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Front Plant Sci. 2013 May 16;4:145. doi: 10.3389/fpls.2013.00145. eCollection 2013.

Systemic regulation of mineral homeostasis by micro RNAs.

Author information

  • Department of Molecular Plant Genetics, University of Hamburg Hamburg, Germany.

Abstract

Plants frequently have to cope with environments with sub-optimal mineral nutrient availability. Therefore they need to constantly sense changes of ion concentrations in their environment. Nutrient availabilities and needs have to be tightly coordinated between organs to ensure a balance between uptake and demand for metabolism, growth, reproduction, and defense reactions. To this end information about the nutrient status has to flow from cell-to-cell, but also between distant organs via the long-distance transport tubes to trigger adaptive responses. This systemic signaling between roots and shoots is required to maintain mineral nutrient homeostasis in the different organs under varying environmental conditions. Recent results begin to shed light on the molecular components of the complex long-distance signaling pathways and it has been proposed that systemic signals can be transported through the xylem as well as via the phloem. Several molecules, including nutrients, hormones, sugars, and small RNAs have been suggested to be involved in systemic communication over long distance (Liu et al., 2009). Recent research has shown that in the case of mineral nutrients, the nutrients themselves, but also macromolecules like micro RNAs (miRNAs) can act as important information transmitters. The following review will summarize the current knowledge about phloem-mediated systemic signaling by miRNAs during ion nutrient allocation and adaptation to mineral nutrient deprivation, concentrating on the well-analyzed responses to a lack of potassium, sulfur, and copper.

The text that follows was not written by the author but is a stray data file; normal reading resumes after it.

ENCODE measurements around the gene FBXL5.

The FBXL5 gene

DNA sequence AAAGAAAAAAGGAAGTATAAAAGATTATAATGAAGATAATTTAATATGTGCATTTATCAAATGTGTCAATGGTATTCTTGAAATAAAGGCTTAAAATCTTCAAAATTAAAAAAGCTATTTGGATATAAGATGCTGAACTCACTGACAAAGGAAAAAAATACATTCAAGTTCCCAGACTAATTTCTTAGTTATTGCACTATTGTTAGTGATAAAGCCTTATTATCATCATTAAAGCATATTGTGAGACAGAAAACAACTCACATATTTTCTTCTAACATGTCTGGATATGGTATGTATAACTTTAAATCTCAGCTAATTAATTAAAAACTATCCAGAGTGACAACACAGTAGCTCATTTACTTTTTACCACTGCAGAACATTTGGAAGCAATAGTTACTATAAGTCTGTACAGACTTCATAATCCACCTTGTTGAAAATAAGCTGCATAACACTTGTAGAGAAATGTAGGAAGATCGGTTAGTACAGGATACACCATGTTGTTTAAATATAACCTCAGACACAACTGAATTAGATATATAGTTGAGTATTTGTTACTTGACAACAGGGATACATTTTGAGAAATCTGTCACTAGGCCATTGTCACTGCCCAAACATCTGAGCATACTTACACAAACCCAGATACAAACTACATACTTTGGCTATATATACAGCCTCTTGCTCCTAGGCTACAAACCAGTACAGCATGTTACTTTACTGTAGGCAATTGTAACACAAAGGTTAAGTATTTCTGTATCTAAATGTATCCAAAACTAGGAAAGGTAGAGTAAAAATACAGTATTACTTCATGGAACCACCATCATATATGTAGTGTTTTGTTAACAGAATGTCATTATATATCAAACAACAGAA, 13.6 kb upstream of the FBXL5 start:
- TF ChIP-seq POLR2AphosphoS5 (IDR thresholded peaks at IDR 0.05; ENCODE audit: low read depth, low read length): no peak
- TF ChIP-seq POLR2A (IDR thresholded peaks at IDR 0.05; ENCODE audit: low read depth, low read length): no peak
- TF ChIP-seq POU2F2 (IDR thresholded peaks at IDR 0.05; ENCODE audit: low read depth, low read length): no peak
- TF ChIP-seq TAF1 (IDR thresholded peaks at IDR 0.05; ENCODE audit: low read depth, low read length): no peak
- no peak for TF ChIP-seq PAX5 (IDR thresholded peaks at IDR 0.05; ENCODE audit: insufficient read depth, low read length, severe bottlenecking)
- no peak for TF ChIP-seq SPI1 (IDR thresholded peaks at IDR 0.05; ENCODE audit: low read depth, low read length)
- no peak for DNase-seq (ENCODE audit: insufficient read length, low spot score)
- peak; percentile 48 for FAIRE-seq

KEYWORDS:

homeostasis; long-distance; nutrient; phloem; signaling; systemic; transport

PMID:
23720667
[PubMed]
PMCID:
PMC3655319
Free PMC Article

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